By Yann Bradt
In June, Bill Gates published an article on his site, gatesnotes, titled “We Need Energy Miracles.” Mr. Gates notes that much like breakthroughs in vaccines have helped create miracles, society needs to drastically increase the amount of spending on R&D in clean energy. Ironically, there are only a few people in the world that could actually generate a true clean energy miracle and Bill Gates is one of them.
Consider the scenario: A scientist develops a solar panel that is 50% efficient, dropping the cost per watt to under $0.30. A 60 cell module would generate close to 800 watts of power. Let’s say that the stability is there, the development and commercialization could cost billions of dollars. This research and development would be meaningless even if a blank check was offered to create such a product and build the factory.
Unlike vaccines, the R&D is not where all of the capital has to go. Energy is generated over decades whereas vaccines have a small per unit cost after R&D is completed. Energy needs long-term capital investments way beyond the upfront costs of technology developments, even if the technology innovation qualifies as a miracle. Most of all, energy requires capital stability of the manufacturer that is producing the product to support the long-term nature of the project’s energy production.
Bill Gates is already investing in the R&D miracle, and has done so on multiple occasions, mainly in energy storage including Aquion and LightSail. Both investments were later stage technology investments and neither includes energy production. Not too bad for the richest man in the world, but definitely room for improvement. As some venture capitalists have learned and discussed, there is much to invest in earlier and downstream energy innovation.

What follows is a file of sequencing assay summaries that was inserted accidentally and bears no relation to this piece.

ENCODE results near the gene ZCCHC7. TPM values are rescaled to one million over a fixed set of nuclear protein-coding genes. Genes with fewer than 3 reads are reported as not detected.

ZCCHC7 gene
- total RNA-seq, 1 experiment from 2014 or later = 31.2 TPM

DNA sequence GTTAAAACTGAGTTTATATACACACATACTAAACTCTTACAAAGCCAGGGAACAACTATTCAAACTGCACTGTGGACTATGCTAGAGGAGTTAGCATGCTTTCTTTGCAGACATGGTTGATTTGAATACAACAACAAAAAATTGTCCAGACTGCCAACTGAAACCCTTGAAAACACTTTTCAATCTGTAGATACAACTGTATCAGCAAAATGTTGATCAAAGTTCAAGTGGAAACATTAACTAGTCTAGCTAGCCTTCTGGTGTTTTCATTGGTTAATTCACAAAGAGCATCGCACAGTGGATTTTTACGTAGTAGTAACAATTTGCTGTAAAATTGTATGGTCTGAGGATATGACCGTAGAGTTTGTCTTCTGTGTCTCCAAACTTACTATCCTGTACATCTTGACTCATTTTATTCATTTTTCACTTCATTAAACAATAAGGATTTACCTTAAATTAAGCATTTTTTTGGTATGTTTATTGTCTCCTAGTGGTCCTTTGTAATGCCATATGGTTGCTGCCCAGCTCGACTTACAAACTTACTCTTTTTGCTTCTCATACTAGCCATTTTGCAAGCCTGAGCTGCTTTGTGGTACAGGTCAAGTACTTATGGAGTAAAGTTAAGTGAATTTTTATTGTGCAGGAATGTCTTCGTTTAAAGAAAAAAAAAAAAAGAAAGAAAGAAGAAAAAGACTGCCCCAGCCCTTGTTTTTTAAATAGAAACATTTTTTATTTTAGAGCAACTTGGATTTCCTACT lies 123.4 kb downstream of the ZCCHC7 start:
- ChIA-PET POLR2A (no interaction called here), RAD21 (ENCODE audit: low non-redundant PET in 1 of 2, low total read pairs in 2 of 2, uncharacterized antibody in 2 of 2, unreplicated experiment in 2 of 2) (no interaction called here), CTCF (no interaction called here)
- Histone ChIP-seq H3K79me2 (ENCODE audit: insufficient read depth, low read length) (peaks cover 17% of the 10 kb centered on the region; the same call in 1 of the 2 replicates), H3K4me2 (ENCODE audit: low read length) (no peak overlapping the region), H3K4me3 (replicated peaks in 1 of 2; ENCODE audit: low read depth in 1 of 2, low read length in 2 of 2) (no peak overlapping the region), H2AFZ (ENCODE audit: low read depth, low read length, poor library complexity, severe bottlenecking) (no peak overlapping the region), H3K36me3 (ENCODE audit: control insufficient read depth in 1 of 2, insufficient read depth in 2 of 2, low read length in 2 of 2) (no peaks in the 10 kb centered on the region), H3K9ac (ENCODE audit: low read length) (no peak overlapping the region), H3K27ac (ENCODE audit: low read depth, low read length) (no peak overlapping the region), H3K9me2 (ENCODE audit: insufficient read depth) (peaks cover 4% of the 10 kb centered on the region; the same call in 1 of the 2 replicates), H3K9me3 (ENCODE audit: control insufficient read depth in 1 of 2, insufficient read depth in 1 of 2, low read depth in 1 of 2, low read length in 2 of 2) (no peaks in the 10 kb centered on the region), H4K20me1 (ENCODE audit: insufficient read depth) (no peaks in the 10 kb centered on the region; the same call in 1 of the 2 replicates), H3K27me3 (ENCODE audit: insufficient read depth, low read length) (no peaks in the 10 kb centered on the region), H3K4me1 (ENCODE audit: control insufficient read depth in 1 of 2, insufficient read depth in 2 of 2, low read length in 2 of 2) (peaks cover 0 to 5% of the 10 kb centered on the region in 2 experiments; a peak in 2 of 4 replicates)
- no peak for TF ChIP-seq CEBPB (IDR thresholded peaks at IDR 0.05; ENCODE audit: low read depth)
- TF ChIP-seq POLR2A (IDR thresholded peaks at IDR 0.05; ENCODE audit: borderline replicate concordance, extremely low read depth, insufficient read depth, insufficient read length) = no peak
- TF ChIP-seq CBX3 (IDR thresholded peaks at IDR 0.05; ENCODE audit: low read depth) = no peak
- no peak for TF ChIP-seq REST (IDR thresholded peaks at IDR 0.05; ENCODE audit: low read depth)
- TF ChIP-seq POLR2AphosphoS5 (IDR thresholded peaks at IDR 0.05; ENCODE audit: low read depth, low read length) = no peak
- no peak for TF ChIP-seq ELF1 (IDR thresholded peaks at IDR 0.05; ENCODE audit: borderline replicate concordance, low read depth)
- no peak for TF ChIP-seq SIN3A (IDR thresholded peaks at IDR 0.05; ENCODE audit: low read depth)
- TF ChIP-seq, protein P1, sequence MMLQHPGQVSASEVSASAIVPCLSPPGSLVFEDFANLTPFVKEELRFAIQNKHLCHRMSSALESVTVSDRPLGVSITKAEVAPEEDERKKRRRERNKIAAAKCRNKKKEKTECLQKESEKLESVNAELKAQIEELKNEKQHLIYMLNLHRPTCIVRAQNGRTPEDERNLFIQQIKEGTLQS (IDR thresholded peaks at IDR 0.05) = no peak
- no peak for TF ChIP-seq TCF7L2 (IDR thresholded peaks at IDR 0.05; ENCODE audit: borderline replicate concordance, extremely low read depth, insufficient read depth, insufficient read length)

In the next era of Bill Gates’ energy investments, it should include a fund to finance new technology projects. The projects should generate a small but positive IRR so that it is not a charity but akin to government backed loans. Instead the fund should ignore technology risk. Since Mr. Gates would be the funding source or major investor in the R&D miracle, it makes all the sense in the world that his project finance fund fully trust the technology.
Making a project finance fund agnostic to technology risk sounds insane for anyone in the finance business, especially if the project returns aren’t out of this world. But for someone like Bill Gates it means an attempt at creating a clean energy miracle. Therein lies the challenge to Mr. Gates. Invest billions in R&D, but allocate billions to a technology risk agnostic project fund, the miracle clean energy really needs.
Source: SolarWakeup. Reproduced with permission.
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